Aboriginal Steel Art (ASA) creates and supplies a range of corporate gifts and gift lines, awards and trophies, fine art, structural and public art installations. It is wholly owned and operated by Indigenous man Wayne McGinness and his wife Lucy.

All pieces are handcrafted in Kuranda, Queensland, Australia, giving the clients and customers a piece of authentic Australian Indigenous art.

Wayne’s ability and talent to combine his contemporary style of Aboriginal Art with present-day technology and materials has opened up a niche market for these unique products.  Using marine grade stainless steel to ensure a superior finish, ASA creates a range of products to satisfy client needs.

The company specialises in:

  1. Corporate Gifts and Gift Lines – These products cater for the customer who is looking to buy authentic aboriginal art either as a gift for clients or staff, or as a wholesale item for sale in their own business. There is also the option of having the pieces presented in hand painted boxes.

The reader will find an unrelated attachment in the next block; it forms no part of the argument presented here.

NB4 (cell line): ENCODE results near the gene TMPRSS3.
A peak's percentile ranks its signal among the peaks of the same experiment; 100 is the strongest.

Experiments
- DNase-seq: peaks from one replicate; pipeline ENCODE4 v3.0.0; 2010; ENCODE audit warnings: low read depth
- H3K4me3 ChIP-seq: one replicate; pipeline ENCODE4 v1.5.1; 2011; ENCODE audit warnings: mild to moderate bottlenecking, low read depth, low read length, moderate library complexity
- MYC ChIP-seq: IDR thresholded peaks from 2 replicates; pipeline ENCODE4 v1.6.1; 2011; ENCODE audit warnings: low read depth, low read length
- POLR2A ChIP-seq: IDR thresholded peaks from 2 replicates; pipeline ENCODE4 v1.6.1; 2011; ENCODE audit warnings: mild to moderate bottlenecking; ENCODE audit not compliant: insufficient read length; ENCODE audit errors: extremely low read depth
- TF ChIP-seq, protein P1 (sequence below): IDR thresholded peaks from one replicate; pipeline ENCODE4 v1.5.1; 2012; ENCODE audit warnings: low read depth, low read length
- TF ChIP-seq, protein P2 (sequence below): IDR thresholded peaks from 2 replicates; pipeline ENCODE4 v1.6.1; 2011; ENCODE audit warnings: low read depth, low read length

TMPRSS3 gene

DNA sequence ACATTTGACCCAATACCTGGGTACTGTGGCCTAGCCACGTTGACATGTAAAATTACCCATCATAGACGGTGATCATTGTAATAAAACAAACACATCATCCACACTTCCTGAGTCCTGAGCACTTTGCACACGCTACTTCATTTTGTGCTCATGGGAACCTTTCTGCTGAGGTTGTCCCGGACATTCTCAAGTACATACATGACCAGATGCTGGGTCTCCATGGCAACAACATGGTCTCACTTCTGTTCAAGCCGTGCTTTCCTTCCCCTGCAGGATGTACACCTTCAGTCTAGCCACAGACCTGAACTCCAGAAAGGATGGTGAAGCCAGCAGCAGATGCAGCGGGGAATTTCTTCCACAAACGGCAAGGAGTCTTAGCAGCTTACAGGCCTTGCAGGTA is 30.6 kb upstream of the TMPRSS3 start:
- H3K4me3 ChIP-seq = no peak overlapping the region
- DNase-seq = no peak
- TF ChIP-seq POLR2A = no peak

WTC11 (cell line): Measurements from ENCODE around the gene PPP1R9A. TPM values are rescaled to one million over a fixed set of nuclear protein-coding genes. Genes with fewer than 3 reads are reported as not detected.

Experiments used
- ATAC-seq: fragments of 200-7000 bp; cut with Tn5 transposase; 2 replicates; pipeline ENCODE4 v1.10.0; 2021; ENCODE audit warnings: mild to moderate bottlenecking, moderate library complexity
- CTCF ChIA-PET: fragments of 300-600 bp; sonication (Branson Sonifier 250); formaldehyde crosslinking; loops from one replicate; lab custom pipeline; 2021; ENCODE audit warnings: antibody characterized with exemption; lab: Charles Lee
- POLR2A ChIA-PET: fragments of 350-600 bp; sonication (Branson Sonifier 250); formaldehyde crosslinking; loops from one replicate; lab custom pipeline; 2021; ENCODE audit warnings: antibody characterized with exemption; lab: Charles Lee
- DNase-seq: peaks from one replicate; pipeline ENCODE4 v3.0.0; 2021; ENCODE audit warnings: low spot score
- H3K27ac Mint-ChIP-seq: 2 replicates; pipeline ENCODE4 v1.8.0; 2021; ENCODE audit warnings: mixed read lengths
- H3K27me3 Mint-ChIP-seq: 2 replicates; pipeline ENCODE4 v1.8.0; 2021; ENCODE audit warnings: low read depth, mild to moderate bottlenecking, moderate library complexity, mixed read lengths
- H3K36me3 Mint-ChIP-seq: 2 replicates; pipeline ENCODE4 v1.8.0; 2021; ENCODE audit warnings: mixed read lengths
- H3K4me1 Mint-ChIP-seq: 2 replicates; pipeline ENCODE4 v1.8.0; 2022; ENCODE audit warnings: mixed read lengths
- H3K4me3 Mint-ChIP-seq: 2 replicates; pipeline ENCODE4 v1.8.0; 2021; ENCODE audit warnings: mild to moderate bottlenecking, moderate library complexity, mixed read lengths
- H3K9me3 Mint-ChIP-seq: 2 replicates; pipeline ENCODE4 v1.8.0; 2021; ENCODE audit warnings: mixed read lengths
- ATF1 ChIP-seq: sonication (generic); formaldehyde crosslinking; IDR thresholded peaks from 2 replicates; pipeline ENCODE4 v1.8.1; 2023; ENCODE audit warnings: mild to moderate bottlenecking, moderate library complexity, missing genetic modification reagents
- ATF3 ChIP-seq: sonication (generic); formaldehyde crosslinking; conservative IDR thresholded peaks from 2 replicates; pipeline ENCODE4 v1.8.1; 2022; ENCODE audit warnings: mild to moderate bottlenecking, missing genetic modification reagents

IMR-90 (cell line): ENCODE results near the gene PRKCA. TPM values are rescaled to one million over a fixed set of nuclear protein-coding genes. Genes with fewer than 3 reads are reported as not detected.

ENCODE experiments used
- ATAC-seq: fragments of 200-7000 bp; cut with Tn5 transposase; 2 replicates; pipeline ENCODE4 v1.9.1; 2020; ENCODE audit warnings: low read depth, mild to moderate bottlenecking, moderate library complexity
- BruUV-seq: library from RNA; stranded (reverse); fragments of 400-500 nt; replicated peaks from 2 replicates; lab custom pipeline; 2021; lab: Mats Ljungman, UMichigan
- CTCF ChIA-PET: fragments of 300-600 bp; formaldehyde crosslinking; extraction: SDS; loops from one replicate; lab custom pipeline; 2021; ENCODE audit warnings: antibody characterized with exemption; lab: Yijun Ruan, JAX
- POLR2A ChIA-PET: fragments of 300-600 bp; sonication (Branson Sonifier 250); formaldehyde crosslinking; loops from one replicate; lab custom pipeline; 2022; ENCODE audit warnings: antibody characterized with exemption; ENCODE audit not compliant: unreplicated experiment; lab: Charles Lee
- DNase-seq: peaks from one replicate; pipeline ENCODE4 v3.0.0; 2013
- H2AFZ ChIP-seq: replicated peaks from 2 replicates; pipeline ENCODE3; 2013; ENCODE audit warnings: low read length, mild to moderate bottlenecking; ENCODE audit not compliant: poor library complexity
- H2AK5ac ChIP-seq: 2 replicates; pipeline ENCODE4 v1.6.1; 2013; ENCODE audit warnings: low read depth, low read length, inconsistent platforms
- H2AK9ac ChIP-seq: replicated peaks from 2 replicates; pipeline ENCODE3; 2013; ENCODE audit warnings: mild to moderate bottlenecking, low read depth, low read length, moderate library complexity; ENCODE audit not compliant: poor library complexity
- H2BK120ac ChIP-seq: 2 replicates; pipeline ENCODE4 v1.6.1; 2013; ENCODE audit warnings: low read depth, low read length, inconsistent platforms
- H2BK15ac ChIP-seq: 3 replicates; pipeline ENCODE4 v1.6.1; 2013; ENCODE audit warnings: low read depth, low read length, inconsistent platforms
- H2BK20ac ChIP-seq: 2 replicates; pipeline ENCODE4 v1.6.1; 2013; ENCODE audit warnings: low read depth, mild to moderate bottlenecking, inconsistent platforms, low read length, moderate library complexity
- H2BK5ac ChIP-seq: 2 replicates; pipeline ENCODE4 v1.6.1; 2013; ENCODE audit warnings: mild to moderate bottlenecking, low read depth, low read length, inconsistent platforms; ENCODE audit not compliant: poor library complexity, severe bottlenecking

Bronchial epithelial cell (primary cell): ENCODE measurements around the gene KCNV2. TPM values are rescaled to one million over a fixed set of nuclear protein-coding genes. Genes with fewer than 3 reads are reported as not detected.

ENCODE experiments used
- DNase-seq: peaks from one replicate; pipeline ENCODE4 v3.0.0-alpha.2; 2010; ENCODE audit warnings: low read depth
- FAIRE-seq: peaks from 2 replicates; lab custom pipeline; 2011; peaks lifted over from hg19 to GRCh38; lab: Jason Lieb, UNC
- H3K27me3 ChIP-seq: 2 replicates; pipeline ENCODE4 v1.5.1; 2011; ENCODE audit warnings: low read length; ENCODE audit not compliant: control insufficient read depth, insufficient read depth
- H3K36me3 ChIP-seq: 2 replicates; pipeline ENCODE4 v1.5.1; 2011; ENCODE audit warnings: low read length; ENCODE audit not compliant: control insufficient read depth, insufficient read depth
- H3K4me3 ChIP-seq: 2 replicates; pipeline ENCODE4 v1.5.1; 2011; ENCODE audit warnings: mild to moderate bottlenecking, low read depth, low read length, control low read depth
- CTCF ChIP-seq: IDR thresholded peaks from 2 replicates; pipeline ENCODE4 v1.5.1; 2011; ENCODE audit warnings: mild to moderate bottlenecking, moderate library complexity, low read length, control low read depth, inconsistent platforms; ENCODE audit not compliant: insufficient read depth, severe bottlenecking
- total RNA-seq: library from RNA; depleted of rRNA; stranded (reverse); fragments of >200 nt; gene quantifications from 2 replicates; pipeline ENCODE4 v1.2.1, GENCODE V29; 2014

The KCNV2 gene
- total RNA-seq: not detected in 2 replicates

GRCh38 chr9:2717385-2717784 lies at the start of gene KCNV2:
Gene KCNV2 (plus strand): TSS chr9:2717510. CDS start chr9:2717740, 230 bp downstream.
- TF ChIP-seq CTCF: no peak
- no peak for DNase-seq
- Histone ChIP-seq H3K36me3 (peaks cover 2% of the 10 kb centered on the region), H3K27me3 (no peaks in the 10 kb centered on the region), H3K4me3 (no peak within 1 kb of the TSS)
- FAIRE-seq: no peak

2. Fine Art – ASA sells larger pieces in Art Galleries throughout Queensland, New South Wales, Northern Territory and Western Australia. Pieces can also be commissioned in consultation with the client to suit their individual needs and requirements.

  3. Awards and Trophies – They have a large range of different award styles, as well as commemorative gifts, ceremonial plaques, Acknowledgment of Tradition Owners and Staff Recognition trophies.

  4. Structural and Public Art Installations – Recent commissions include an installation of 6 x 2m geese suspended in a hotel lobby in Darwin, Totem Pole for Red Cross Cairns, Decorative Panels for Wesfarmers Commemorative Wall and a sculpture on the Esplanade in Cairns as part of Esplanart 2014

Wayne possesses the rare combination of having both engineering prowess and artistic ability. Wayne designed and built a superbly creative and functional changeable notice board for the front of our school the board is a wonderful work of art in steel fabrication. Truly a talented man.
-- Stephen Fresta, Principal of Millaa Millaa State School